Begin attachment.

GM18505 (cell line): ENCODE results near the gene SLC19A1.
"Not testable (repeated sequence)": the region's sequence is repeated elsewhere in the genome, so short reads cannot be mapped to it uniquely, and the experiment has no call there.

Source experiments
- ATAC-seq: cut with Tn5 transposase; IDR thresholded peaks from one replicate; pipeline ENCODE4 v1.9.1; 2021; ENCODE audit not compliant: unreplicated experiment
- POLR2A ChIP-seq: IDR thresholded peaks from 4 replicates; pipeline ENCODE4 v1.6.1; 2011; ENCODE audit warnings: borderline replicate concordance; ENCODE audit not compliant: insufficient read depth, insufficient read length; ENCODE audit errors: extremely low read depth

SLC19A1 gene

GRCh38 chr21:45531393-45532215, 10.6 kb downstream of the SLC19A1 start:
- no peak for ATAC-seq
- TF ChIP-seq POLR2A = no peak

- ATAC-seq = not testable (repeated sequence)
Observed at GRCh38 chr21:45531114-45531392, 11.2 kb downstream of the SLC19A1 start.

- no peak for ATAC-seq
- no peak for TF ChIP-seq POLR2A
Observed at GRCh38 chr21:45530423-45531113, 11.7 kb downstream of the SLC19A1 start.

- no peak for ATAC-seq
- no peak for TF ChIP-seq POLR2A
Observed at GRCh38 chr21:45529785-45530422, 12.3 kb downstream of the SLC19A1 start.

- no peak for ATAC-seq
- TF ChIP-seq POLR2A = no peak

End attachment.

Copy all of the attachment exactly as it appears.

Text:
GM18505 (cell line): ENCODE results near the gene SLC19A1.
"Not testable (repeated sequence)": the region's sequence is repeated elsewhere in the genome, so short reads cannot be mapped to it uniquely, and the experiment has no call there.

Source experiments
- ATAC-seq: cut with Tn5 transposase; IDR thresholded peaks from one replicate; pipeline ENCODE4 v1.9.1; 2021; ENCODE audit not compliant: unreplicated experiment
- POLR2A ChIP-seq: IDR thresholded peaks from 4 replicates; pipeline ENCODE4 v1.6.1; 2011; ENCODE audit warnings: borderline replicate concordance; ENCODE audit not compliant: insufficient read depth, insufficient read length; ENCODE audit errors: extremely low read depth

SLC19A1 gene

GRCh38 chr21:45531393-45532215, 10.6 kb downstream of the SLC19A1 start:
- no peak for ATAC-seq
- TF ChIP-seq POLR2A = no peak

- ATAC-seq = not testable (repeated sequence)
Observed at GRCh38 chr21:45531114-45531392, 11.2 kb downstream of the SLC19A1 start.

- no peak for ATAC-seq
- no peak for TF ChIP-seq POLR2A
Observed at GRCh38 chr21:45530423-45531113, 11.7 kb downstream of the SLC19A1 start.

- no peak for ATAC-seq
- no peak for TF ChIP-seq POLR2A
Observed at GRCh38 chr21:45529785-45530422, 12.3 kb downstream of the SLC19A1 start.

- no peak for ATAC-seq
- TF ChIP-seq POLR2A = no peak